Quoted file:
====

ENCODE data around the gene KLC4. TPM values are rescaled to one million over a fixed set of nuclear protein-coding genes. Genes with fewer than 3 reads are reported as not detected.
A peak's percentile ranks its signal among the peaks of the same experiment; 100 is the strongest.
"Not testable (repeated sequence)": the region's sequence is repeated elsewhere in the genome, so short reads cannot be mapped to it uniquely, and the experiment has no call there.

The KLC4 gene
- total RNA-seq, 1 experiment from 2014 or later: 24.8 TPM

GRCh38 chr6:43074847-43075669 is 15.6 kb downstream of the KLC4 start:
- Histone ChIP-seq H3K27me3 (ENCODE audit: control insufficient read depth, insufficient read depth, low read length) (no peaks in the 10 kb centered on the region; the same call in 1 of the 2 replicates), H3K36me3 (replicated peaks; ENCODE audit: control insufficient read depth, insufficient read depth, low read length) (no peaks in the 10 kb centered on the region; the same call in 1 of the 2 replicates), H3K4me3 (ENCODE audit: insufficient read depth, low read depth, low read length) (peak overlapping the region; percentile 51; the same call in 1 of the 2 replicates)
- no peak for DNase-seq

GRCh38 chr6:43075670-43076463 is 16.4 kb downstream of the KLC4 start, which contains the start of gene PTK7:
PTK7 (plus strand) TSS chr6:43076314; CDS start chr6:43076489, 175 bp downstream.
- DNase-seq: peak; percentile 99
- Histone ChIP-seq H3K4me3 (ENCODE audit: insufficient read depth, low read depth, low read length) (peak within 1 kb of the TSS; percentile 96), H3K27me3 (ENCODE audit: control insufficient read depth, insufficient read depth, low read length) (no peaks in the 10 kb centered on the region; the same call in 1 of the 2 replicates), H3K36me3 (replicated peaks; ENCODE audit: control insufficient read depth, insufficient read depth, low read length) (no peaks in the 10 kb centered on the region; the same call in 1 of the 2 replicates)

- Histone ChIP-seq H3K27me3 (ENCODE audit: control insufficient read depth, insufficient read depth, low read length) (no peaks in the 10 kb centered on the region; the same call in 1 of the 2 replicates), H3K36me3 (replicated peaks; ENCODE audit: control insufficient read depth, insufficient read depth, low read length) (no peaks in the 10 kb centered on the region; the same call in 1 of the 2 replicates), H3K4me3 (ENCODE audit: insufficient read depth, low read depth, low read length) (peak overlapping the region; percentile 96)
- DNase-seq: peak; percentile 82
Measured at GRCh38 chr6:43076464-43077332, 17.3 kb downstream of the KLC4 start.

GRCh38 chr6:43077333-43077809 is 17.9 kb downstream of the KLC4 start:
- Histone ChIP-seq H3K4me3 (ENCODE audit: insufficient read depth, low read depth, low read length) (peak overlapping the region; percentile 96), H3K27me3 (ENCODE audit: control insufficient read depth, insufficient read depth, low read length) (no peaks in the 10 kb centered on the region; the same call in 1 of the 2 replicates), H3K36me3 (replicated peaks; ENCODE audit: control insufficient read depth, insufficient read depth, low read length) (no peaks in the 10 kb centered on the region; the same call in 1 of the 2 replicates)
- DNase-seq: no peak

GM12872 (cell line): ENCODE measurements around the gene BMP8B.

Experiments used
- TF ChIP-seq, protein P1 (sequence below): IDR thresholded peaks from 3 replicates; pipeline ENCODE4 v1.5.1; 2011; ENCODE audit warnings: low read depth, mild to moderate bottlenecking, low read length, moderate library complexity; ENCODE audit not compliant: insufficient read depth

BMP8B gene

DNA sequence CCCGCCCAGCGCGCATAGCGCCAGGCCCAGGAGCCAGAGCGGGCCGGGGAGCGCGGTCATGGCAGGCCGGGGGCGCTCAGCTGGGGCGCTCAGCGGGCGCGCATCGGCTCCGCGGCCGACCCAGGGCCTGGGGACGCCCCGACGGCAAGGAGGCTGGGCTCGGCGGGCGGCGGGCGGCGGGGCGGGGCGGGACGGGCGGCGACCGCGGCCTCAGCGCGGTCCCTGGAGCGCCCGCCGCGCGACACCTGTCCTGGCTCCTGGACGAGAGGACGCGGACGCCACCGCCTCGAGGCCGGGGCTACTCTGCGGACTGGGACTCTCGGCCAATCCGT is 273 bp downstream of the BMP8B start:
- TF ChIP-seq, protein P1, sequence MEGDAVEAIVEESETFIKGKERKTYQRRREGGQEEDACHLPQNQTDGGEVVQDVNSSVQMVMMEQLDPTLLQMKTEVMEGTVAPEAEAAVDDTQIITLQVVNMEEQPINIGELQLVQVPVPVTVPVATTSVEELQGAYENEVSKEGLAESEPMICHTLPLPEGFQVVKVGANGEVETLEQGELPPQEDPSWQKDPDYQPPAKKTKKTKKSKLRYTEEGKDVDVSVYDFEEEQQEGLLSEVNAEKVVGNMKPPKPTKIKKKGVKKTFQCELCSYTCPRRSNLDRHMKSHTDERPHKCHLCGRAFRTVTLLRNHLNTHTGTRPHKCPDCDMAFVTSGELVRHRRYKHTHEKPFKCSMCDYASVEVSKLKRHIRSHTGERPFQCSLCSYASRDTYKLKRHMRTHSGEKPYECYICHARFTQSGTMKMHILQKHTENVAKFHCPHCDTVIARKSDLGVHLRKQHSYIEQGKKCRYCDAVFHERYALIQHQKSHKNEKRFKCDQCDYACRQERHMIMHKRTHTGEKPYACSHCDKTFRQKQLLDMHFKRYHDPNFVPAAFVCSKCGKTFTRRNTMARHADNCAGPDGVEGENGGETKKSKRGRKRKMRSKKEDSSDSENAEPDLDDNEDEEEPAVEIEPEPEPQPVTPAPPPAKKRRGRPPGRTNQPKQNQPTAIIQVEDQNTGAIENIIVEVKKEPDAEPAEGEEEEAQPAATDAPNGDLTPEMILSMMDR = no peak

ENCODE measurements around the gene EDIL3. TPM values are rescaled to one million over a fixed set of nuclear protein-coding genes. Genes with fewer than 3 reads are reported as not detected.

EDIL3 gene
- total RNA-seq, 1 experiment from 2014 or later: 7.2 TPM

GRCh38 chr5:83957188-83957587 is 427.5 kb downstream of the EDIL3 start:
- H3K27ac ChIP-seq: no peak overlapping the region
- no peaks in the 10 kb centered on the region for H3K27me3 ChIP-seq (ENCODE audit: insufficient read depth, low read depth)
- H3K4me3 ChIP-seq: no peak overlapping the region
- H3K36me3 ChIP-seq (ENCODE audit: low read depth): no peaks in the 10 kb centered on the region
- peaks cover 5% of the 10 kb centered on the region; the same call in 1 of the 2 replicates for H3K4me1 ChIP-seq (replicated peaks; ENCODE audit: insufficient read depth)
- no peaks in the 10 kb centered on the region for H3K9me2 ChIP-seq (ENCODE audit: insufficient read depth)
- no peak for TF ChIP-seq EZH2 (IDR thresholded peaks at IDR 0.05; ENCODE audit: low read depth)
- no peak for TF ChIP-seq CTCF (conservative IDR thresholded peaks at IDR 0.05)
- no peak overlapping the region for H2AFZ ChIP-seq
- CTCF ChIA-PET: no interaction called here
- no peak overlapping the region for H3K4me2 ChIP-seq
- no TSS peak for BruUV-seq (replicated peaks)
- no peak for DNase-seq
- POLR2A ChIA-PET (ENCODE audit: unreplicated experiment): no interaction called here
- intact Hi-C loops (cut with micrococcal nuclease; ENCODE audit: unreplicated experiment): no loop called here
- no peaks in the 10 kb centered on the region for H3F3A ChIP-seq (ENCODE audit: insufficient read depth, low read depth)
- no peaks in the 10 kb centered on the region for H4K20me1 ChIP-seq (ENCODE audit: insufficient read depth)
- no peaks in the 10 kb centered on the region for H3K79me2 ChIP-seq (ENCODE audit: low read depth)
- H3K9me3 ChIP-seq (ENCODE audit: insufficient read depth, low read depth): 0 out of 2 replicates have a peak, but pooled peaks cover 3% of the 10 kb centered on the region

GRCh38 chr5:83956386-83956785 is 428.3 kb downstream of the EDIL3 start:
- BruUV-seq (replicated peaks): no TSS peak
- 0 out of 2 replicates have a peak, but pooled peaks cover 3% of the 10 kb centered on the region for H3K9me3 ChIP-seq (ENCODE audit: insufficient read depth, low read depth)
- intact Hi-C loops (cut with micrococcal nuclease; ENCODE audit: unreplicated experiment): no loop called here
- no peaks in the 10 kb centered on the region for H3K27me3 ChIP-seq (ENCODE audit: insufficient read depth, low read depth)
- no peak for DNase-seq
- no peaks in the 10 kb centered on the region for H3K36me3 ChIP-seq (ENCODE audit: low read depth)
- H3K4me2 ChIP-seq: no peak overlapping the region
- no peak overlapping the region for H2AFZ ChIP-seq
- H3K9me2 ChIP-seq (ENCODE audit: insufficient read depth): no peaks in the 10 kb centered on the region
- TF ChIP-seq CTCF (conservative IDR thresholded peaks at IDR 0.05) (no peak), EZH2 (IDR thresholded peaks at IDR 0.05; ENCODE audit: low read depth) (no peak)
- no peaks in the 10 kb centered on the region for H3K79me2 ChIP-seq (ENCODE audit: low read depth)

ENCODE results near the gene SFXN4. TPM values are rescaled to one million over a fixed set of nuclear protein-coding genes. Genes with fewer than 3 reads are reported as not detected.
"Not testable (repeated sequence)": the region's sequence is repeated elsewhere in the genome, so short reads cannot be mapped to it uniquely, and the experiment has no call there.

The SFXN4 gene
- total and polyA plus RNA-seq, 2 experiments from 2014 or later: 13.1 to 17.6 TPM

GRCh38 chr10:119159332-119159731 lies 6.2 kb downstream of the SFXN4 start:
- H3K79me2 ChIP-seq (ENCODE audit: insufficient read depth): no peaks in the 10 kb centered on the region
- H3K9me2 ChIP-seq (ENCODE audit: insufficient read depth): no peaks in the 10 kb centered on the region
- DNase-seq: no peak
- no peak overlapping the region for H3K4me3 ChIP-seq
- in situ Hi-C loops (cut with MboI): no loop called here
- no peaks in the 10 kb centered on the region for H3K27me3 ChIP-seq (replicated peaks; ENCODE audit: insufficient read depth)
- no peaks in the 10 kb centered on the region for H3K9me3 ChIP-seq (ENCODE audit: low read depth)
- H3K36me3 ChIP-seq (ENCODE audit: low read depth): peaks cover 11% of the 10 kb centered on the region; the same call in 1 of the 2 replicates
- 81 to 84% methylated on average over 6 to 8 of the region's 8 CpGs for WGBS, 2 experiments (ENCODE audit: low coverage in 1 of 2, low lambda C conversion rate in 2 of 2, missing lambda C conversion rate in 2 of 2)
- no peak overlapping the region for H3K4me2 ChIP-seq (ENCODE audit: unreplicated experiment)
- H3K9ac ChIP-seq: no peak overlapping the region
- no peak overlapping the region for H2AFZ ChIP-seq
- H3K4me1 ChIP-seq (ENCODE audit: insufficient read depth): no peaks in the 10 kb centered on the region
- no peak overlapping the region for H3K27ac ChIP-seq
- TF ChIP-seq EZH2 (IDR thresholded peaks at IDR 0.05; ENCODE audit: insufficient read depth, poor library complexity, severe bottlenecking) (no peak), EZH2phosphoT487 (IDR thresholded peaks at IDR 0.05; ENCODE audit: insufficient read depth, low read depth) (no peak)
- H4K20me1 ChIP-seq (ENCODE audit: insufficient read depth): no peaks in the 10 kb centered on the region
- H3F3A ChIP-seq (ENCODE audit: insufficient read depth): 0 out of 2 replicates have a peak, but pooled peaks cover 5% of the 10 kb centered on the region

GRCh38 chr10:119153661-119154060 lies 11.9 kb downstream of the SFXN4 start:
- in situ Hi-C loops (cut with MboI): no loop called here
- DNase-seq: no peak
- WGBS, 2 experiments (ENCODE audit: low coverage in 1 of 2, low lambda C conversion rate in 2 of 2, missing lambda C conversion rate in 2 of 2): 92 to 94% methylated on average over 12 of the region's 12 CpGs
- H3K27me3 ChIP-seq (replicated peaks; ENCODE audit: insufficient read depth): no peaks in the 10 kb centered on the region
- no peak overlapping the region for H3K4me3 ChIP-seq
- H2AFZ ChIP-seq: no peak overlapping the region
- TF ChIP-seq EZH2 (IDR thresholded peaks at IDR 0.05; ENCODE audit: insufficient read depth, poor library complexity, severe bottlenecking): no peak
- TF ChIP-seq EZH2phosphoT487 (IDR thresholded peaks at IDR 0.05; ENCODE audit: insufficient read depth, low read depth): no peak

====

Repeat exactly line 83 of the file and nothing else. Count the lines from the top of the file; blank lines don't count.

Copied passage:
- in situ Hi-C loops (cut with MboI): no loop called here